Estate, a Reverie, a film by Andrea Luka Zimmerman (83 mins, 2015) produced by Fugitive Images, with songs by Olivia Chaney.
SYNOPSIS: Estate, a Reverie is a spirited celebration of extraordinary everyday humanity. Filmed over seven years, Estate, a Reverie reveals and celebrates the resilience of residents who are profoundly overlooked and stereotyped by media representations and wider social responses. Interweaving intimate portraits with the residents’ own historical re-enactments, landscape and architectural studies and dramatised scenes, Estate, a Reverie asks how we might resist being framed exclusively through class, gender, ability or disability, and even through geography…
Samuel House, the final block in Hackney’s Haggerston estate was demolished in autumn 2014, exemplar of a nationwide, even international, shift in the character and fabric of the inner cities. Zimmerman lived in Samuel House for 17 years, at a time when the estate had been abandoned by Hackney Council and allowed to fall into dereliction, both architecturally and socially. Nevertheless, this was still a home to her and many others. Estate follows an earlier building-wide site-specific photography project and an exploratory book of essays and images (see www.fugitiveimages.org.uk).
FILMMAKER STATEMENT: It feels important to say that Estate has not been made about this community, but has been made from it. Through a variety of filmic registers and strategies, I seek to capture the genuinely utopian quality of the last few years of the buildings’ existence, a period when, because demolition was inevitable, a sense of the possible, of the emergence of new, but of course time-specific, social and organizational relationships developed, a fresh understanding of how the residents might occupy the spaces of the estate.
Estate focuses on the ‘structure’ of its eponymous architecture not only because it is where we live, but also how we live. The film explores the multiple implications of what most explicitly defines us to other people, while simultaneously challenging that often all too mono-cultural definition and revealing the complex diversity of the population it houses. Estate is, inevitably therefore, about housing, and about the policies that lead us to live lives at the mercy of governmental and financial decisions. But, much more, I hope, it is about how we belong in the world and what structures of meaning exist to define personal and social lives. How can we express the fullest possibility of our being, creatively and collectively?
ANDREA LUKA ZIMMERMAN grew up in the largest council estate in Munich and left school at 16. After moving to London in 1991, she studied at Central St. Martins College of Art. She won the 2014 Artangel Open award for her collaborative project Cycle with Adrian Jackson (of Cardboard Citizens). Her artists’ essay film Taskafa, Stories of the Street (66mins, 2013), a film about resistance and co-existence and voiced by John Berger, from his novel King, is told through the lives of the street dogs of Istanbul. It premiered at the city’s international film festival, and in the UK at the London Film Festival.
She has been making films since 1998, originally as part of the collective Vision Machine, which worked in the USA and Indonesia, exploring the impact of globalisation, power, and denied histories. She has presented widely on her work and its concerns at numerous conferences, symposia, film festivals, cinemas, and cultural/activist spaces within the UK and internationally. Her PhD (University of the Arts London, 2007) examined the relationship between spectacular (Hollywood) and spectral (covert and special military operations) representations of political violence. From this period developed her feature essay Prisoner of War (forthcoming), which investigates US militarism and foreign policy through a character study of one of its most enduring rogue agents.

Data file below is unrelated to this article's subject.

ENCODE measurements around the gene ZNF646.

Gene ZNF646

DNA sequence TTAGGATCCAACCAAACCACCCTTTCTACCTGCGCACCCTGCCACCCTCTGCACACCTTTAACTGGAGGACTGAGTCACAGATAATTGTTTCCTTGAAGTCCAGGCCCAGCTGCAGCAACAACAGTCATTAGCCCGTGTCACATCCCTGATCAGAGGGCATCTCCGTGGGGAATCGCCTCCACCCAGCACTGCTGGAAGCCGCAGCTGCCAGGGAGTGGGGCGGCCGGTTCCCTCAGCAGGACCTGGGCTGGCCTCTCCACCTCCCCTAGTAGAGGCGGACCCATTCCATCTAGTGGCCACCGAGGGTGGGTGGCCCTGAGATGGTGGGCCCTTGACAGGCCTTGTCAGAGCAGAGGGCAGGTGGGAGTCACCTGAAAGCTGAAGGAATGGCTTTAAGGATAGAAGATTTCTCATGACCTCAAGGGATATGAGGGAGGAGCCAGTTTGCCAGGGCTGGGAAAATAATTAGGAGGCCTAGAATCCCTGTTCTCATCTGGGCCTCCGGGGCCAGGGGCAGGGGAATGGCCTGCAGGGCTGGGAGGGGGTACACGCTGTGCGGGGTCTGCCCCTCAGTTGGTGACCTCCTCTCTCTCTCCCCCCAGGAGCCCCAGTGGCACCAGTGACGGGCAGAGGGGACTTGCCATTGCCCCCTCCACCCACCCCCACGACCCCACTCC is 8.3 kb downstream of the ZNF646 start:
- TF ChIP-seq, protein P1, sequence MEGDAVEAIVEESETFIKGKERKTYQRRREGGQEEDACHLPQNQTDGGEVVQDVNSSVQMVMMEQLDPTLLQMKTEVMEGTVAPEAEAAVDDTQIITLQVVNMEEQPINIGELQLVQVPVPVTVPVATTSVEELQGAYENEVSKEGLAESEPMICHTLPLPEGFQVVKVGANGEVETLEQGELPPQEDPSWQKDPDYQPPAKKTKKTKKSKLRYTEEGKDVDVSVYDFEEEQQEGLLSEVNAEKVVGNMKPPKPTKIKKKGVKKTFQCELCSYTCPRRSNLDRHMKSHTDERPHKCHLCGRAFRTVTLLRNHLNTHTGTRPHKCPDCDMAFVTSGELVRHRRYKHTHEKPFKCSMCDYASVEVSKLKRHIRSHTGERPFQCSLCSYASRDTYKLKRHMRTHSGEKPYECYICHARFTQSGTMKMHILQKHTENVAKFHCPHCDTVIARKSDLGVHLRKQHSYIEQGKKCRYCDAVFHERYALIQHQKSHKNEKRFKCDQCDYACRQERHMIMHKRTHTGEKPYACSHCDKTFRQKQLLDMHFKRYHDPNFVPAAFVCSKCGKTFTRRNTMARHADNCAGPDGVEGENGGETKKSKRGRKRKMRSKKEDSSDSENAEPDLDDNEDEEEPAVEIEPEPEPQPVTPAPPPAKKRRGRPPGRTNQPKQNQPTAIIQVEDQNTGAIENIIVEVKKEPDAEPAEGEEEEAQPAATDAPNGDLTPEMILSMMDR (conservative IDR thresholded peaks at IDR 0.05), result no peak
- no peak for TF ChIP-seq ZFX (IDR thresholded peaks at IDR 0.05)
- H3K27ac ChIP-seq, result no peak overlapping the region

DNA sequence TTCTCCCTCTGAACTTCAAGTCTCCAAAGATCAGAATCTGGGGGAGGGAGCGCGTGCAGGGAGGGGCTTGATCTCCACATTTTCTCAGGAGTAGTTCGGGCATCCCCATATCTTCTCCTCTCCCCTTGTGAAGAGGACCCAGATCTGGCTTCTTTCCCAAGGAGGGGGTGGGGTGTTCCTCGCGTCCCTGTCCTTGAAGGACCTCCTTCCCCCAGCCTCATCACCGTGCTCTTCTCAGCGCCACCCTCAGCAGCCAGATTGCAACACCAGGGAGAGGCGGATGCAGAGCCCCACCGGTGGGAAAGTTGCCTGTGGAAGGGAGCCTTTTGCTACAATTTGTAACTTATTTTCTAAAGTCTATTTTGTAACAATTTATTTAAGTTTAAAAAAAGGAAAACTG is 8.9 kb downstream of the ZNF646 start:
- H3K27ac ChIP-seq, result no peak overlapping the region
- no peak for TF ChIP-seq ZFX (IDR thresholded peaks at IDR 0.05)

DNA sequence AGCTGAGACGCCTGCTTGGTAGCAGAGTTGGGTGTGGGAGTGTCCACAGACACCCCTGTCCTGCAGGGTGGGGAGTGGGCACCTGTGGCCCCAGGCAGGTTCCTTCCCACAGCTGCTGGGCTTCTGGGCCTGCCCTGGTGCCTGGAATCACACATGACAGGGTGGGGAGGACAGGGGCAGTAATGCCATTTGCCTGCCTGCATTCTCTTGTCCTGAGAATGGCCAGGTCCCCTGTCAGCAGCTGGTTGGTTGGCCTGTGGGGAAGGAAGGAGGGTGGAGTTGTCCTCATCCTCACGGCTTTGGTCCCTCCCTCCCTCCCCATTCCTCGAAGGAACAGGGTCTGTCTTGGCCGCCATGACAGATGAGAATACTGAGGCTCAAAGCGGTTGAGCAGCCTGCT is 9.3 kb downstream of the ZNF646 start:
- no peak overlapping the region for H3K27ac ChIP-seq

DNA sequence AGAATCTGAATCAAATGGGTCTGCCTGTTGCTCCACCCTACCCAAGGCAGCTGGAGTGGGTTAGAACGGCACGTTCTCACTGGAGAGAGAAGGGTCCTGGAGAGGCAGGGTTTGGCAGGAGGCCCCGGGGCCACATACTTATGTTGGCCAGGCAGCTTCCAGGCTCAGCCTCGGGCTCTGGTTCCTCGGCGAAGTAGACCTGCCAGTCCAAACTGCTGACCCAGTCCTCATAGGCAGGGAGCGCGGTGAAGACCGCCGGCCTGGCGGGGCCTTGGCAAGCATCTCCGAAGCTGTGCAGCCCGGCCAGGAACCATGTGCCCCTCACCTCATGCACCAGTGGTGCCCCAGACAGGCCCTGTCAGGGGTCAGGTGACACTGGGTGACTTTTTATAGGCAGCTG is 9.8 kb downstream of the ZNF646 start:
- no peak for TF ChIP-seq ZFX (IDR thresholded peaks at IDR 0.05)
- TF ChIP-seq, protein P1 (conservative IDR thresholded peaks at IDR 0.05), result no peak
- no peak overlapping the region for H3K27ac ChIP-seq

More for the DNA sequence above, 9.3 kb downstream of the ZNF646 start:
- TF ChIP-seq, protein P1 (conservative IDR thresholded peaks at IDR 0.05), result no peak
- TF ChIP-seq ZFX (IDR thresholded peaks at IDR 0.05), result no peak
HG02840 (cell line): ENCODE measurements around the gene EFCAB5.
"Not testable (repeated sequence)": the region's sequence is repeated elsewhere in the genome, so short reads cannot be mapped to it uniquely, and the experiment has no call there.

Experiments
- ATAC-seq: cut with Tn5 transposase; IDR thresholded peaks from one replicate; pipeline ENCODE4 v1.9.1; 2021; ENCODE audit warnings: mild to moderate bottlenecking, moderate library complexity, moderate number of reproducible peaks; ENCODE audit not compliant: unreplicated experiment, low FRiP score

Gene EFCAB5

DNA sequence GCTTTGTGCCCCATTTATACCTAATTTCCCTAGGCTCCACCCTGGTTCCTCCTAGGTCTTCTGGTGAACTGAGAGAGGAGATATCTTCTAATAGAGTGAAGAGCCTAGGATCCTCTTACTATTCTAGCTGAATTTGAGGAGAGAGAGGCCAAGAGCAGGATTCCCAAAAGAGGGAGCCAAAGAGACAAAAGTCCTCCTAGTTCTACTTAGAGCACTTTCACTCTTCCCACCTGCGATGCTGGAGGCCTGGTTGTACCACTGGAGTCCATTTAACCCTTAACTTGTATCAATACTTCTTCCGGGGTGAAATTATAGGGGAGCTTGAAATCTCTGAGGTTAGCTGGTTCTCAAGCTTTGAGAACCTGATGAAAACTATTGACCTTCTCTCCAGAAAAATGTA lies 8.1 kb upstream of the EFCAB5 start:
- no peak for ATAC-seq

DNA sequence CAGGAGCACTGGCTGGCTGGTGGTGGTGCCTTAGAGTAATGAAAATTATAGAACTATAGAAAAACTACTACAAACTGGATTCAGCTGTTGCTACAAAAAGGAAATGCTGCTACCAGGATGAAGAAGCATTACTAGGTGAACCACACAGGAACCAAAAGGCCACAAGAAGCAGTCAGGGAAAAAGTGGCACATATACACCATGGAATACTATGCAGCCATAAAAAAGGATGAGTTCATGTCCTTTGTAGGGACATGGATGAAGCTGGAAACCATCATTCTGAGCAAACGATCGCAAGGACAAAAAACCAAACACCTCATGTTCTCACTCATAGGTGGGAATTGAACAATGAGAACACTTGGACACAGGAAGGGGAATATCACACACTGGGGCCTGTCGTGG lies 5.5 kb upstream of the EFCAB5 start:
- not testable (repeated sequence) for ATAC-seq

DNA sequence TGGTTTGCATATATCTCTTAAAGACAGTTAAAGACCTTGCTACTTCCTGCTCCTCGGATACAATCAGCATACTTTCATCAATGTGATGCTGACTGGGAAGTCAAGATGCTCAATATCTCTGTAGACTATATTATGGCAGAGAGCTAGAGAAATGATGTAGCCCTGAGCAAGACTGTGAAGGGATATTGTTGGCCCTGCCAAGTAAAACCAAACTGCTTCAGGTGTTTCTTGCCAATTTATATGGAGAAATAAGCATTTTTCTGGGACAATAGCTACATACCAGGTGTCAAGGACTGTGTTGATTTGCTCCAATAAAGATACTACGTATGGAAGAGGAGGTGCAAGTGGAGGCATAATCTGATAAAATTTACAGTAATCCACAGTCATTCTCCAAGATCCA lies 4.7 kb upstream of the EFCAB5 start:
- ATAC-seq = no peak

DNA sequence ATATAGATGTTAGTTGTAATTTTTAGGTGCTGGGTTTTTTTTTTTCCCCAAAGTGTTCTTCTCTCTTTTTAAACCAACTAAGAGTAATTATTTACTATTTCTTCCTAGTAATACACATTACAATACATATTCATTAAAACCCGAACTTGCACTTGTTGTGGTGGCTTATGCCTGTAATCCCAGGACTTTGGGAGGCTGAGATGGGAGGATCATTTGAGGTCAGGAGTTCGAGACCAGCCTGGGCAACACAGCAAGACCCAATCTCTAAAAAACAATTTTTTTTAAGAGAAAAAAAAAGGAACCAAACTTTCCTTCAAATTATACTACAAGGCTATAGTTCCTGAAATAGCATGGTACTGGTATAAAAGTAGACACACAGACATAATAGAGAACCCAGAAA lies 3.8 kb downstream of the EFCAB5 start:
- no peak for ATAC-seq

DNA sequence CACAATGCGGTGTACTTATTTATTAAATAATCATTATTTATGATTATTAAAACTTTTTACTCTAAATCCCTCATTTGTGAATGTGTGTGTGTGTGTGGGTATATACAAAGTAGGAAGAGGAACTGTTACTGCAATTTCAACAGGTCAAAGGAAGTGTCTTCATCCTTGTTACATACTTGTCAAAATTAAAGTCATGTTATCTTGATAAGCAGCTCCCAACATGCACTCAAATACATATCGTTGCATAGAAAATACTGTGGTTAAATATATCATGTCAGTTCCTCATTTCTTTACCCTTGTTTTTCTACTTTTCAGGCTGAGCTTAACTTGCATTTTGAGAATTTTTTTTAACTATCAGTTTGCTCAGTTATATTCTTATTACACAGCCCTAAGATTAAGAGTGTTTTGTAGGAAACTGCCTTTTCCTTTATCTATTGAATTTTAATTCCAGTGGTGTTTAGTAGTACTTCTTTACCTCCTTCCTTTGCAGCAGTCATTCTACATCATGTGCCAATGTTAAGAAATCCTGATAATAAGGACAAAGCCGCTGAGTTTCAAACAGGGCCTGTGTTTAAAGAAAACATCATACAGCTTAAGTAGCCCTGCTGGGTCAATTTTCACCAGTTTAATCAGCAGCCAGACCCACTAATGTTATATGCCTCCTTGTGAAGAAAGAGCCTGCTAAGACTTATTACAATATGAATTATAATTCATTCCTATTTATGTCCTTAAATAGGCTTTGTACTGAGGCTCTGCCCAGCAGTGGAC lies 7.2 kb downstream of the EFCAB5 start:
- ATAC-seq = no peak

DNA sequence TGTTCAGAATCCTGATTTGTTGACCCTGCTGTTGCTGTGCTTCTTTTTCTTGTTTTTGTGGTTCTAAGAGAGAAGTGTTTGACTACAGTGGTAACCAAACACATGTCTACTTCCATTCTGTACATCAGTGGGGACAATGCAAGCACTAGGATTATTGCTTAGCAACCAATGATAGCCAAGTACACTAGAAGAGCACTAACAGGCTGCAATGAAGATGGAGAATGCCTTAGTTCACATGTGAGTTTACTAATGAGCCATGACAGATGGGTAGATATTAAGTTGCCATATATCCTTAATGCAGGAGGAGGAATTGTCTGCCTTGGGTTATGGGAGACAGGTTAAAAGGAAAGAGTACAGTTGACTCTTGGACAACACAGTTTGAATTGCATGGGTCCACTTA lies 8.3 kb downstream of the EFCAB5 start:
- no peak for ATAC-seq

FUGITIVE IMAGES: Andrea Luka Zimmerman and David Roberts / www.fugitiveimages.org.uk
Fugitive Images is a cross-disciplinary, cultural activist producing agency, with a particular interest in, and commitment to, the social organisation of urban space. Fugitive Images has recently produced Estate, a Reverie, an artist’s film, song cycle and installation created and performed by the disappearing community of the Haggerston Estate. It is the final and most ambitious project in a trilogy of collaborative works on the estate following the public art/photo-installation i am here (with Lasse Johansson and Tristan Fennell) and the artists’ book Estate: Art, Politics and Social Housing in Britain (Myrdle Court Press, with Lasse Johansson, Paul Hallam, Cristina Cerulli, Victor Buchli), both of which have gained international acclaim. David Roberts is a part of collaborative architecture collective Involve, a doctoral student in Architectural Design at The Bartlett School of Architecture, UCL and a course tutor in MSc Urban Studies, UCL. David uses poetry and performance to explore the relation between people and place. He has exhibited, lectured and published on architecture, film, concrete poetry and site-specific practice.
Estate, a Reverie / www.estatefilm.co.ukProduced by Fugitive Images | Directed by Andrea Luka Zimmerman | Filmed by Taina Galis, Lasse Johansson, Zimmerman | Creative Consultant: Gareth Evans | Edited by Ariadna Fatjo-Vilas | Written by Adam Rosenthal, Evans and Roberts | Songs composed and performed by Olivia Chaney Sound by David Cunningham Estate, a Reverie / Trailer: here
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Nominated for the Grierson Award, best newcomer, 2016 / Nominated and in final six for Aesthetica Art Prize, 2016 / Winner of Creating Places Awards, with the Estate project, November 24th, 2015 / Nominated and tour for the 2015 Jarman award / Nominated for best documentary, East End Film festival (Estate, a Reverie), 2015.